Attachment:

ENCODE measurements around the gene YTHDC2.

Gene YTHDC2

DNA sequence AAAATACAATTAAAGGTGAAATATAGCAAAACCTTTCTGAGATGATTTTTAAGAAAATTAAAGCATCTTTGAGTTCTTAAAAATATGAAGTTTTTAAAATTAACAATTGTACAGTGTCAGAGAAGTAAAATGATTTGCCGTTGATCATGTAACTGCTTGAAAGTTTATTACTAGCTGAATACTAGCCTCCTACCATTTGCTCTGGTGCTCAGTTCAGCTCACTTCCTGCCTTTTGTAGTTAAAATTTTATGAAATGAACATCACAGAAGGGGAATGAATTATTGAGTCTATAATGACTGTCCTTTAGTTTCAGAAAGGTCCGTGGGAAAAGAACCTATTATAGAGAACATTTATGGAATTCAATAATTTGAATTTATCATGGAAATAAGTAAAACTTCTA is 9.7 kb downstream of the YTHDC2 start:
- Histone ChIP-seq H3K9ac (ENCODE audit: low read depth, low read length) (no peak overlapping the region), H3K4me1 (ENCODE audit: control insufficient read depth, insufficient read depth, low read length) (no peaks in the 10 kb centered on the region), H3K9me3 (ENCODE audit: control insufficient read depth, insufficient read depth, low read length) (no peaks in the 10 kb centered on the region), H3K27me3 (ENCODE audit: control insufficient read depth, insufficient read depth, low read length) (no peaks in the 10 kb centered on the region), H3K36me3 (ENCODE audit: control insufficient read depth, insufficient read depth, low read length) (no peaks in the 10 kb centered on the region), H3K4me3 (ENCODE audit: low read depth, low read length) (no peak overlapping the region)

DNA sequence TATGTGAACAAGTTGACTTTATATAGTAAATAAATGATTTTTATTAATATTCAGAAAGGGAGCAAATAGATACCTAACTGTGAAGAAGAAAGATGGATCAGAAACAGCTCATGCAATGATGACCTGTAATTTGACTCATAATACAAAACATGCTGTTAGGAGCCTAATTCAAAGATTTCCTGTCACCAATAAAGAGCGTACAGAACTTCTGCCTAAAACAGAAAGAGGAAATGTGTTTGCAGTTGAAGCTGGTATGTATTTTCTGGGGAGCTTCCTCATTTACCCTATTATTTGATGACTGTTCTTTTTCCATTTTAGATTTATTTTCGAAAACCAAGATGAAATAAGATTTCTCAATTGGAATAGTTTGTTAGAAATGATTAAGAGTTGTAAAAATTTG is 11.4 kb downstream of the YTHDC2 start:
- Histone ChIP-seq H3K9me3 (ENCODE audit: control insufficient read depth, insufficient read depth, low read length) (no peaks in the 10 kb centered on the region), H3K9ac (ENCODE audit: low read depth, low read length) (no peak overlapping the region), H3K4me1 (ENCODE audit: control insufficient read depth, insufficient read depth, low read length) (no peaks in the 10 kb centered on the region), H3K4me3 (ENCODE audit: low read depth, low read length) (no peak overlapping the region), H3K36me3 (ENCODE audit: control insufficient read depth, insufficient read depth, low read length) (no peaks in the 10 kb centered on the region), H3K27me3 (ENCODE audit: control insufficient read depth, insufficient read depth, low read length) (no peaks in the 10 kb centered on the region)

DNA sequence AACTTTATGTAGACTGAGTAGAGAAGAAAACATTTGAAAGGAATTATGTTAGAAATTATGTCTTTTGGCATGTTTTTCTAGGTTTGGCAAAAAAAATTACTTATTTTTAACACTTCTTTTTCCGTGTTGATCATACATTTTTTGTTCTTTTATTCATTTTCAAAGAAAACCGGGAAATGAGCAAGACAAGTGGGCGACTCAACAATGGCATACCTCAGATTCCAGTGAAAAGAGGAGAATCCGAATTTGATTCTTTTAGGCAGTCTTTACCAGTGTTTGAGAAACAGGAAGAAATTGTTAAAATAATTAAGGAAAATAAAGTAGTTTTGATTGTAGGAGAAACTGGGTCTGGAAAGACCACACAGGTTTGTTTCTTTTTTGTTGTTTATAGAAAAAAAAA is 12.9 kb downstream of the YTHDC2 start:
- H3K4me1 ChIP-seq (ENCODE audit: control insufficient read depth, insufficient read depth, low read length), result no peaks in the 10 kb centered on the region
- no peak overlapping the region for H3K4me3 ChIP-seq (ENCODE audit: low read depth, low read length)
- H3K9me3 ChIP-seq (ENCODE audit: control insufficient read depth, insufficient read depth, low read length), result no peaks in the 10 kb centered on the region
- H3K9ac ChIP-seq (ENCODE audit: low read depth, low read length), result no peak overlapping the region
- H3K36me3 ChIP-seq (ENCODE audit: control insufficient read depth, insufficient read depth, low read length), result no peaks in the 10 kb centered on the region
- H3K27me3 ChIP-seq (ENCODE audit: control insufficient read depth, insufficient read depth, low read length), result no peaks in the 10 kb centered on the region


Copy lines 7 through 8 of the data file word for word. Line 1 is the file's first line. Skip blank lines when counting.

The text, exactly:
DNA sequence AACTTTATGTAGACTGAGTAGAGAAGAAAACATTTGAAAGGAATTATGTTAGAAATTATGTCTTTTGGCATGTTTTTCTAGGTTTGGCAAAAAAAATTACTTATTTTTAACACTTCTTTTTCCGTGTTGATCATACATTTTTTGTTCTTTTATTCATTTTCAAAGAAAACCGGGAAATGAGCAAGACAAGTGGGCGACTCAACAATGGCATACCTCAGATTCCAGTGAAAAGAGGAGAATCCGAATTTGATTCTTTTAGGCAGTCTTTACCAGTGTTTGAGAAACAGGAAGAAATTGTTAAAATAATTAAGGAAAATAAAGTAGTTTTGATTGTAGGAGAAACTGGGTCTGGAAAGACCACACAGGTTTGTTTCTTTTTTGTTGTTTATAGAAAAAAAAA is 12.9 kb downstream of the YTHDC2 start:
- H3K4me1 ChIP-seq (ENCODE audit: control insufficient read depth, insufficient read depth, low read length), result no peaks in the 10 kb centered on the region